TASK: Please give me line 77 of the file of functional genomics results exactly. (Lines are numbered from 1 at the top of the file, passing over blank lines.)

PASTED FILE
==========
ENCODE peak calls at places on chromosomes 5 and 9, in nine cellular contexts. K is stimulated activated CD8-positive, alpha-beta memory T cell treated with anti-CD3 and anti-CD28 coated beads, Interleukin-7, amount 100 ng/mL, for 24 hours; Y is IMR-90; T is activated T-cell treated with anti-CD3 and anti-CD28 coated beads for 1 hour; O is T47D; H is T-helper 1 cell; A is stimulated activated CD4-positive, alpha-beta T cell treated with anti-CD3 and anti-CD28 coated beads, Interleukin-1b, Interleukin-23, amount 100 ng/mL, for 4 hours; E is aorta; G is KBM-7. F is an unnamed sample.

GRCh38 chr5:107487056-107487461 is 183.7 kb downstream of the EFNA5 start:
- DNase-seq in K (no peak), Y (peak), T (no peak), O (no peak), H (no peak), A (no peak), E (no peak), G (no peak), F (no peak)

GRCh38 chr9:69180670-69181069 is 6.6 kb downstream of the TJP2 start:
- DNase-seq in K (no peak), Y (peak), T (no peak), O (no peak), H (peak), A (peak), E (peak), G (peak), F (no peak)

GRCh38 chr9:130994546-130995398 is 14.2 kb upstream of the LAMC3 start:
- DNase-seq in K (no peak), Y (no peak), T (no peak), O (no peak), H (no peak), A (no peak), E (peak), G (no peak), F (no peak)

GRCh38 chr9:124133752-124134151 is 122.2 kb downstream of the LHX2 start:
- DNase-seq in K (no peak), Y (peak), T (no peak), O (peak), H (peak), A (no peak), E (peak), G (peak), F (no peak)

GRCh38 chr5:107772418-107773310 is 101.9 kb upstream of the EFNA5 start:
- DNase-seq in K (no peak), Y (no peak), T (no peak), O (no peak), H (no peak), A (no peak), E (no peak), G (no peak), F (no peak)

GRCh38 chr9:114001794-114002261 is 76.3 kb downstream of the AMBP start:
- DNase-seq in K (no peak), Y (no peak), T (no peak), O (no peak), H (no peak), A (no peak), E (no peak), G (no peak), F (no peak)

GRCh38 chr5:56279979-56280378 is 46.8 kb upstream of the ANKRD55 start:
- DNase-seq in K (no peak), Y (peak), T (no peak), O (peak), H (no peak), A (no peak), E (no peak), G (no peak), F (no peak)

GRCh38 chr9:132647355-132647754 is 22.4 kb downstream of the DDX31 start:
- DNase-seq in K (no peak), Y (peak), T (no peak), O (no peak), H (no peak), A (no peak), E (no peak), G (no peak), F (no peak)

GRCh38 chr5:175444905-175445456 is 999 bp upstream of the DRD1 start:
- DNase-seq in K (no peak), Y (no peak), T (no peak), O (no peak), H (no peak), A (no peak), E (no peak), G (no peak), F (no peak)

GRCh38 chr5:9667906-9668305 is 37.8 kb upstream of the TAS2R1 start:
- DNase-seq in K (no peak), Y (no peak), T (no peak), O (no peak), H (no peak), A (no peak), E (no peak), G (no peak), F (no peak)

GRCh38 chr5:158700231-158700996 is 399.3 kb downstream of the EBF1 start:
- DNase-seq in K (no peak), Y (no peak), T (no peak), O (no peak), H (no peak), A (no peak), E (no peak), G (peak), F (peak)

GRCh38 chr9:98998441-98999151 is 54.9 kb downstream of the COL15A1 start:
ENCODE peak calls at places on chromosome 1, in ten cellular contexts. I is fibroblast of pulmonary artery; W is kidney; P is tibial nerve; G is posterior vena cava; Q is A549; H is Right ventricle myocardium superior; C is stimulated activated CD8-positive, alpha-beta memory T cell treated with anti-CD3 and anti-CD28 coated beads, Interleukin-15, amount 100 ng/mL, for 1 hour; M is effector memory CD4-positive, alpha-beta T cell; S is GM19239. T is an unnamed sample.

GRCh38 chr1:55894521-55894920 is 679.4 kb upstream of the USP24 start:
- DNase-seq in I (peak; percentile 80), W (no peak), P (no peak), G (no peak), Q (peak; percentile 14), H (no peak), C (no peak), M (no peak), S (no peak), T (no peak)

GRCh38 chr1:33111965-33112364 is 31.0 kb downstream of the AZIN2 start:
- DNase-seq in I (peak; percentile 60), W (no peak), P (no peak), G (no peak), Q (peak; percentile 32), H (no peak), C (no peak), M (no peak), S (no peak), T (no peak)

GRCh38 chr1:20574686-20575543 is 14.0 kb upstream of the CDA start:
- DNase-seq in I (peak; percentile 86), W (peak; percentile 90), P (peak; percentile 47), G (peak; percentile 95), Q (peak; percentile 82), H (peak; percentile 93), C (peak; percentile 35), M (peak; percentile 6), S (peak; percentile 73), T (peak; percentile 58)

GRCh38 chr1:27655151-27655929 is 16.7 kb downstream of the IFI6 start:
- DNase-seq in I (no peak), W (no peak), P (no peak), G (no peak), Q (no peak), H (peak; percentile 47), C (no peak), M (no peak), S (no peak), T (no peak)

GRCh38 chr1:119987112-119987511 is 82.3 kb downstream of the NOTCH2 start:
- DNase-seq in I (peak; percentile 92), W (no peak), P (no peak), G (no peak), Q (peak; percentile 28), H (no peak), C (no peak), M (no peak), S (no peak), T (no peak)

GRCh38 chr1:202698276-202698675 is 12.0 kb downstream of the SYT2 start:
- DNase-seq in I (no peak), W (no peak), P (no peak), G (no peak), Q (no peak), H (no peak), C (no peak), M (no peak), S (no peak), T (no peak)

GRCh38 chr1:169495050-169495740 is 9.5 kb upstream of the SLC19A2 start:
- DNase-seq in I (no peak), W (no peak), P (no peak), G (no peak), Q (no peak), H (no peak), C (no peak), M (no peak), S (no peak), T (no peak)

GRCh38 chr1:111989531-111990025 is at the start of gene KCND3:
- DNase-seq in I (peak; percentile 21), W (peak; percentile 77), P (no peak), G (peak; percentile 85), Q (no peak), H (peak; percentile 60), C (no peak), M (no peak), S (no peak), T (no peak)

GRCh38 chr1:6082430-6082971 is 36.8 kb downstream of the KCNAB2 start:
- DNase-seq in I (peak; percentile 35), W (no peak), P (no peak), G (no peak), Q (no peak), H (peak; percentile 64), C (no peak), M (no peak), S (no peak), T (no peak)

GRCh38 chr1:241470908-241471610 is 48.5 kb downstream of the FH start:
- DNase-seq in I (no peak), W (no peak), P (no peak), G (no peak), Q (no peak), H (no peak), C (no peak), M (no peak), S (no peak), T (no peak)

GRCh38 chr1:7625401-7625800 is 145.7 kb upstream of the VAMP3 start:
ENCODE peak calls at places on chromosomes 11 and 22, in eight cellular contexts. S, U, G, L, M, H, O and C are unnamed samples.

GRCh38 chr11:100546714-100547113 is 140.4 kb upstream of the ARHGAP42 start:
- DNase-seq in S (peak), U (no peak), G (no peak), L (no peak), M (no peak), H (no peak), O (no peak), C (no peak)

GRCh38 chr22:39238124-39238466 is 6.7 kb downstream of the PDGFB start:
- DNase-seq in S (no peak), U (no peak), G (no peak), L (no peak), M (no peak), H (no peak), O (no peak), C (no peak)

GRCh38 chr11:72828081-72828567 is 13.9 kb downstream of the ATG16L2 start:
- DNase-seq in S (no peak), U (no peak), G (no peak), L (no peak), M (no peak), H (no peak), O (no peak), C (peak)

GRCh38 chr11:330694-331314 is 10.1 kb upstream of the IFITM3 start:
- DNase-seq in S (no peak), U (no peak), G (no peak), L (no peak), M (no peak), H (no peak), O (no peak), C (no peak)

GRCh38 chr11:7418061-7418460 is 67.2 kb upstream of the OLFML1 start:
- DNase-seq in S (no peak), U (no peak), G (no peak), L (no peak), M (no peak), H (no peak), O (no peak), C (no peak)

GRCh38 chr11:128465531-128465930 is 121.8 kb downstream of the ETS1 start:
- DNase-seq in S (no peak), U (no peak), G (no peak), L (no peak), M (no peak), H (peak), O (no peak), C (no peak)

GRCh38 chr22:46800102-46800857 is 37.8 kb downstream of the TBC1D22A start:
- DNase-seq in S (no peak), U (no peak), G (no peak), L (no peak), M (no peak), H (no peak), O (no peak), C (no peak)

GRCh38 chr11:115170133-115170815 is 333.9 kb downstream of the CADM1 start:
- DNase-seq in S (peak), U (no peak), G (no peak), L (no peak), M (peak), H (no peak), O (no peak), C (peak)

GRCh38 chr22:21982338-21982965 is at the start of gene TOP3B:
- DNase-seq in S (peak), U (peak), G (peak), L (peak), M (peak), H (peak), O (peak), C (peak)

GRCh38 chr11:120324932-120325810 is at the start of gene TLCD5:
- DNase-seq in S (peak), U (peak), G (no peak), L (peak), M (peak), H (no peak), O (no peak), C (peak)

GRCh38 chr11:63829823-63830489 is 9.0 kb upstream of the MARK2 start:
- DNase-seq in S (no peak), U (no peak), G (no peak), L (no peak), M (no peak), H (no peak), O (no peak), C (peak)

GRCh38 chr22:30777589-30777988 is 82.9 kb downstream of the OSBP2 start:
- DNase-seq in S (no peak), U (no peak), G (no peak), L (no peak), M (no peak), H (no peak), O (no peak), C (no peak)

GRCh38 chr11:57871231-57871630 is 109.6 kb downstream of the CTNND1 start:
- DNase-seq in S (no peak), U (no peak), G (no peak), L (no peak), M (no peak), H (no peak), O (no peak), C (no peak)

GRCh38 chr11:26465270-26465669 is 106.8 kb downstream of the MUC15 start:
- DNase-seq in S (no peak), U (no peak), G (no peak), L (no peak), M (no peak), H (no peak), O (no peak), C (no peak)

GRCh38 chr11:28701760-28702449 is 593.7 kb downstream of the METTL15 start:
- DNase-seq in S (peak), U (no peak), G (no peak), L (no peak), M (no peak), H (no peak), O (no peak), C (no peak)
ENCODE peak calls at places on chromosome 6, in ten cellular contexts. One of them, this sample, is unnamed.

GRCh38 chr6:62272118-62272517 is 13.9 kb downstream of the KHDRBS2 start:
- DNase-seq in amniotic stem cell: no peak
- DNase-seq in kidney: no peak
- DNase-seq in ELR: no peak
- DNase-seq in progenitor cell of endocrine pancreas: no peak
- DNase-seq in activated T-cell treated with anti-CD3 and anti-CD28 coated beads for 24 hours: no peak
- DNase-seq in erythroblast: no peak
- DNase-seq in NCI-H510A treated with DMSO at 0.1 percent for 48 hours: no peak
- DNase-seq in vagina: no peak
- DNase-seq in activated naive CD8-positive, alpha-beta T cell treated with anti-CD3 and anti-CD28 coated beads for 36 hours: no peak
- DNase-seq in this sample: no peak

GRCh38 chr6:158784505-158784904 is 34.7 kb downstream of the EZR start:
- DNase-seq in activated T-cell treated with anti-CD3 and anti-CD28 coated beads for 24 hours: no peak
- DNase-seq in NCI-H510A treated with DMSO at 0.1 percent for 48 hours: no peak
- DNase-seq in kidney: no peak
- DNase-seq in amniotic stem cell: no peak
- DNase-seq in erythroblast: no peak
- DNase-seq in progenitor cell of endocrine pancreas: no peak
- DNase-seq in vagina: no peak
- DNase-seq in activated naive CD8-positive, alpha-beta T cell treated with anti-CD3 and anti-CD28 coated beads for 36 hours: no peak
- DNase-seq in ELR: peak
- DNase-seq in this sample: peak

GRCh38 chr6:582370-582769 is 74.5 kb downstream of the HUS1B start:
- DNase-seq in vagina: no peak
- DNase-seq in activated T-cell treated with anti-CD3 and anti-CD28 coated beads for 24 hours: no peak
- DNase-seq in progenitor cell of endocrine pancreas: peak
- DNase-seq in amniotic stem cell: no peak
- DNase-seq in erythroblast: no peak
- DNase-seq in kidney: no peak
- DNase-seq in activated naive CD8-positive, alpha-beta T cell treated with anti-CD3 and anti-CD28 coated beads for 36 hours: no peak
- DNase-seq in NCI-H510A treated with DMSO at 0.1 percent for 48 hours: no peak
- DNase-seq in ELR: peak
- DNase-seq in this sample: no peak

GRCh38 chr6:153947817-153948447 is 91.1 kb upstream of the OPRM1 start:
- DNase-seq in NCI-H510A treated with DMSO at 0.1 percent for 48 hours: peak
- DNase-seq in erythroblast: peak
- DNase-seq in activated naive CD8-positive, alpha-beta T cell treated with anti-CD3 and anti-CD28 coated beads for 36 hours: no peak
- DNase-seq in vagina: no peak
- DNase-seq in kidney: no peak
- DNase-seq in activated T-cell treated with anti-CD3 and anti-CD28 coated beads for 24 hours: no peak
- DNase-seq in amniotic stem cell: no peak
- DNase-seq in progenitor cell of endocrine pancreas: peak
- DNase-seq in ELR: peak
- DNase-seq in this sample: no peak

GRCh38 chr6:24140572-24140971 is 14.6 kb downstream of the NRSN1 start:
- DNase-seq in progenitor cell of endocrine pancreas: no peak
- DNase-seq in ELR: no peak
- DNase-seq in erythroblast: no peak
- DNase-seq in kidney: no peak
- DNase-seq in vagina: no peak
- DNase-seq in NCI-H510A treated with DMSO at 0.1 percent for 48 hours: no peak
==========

- DNase-seq in S (peak), U (no peak), G (no peak), L (no peak), M (no peak), H (no peak), O (no peak), C (no peak)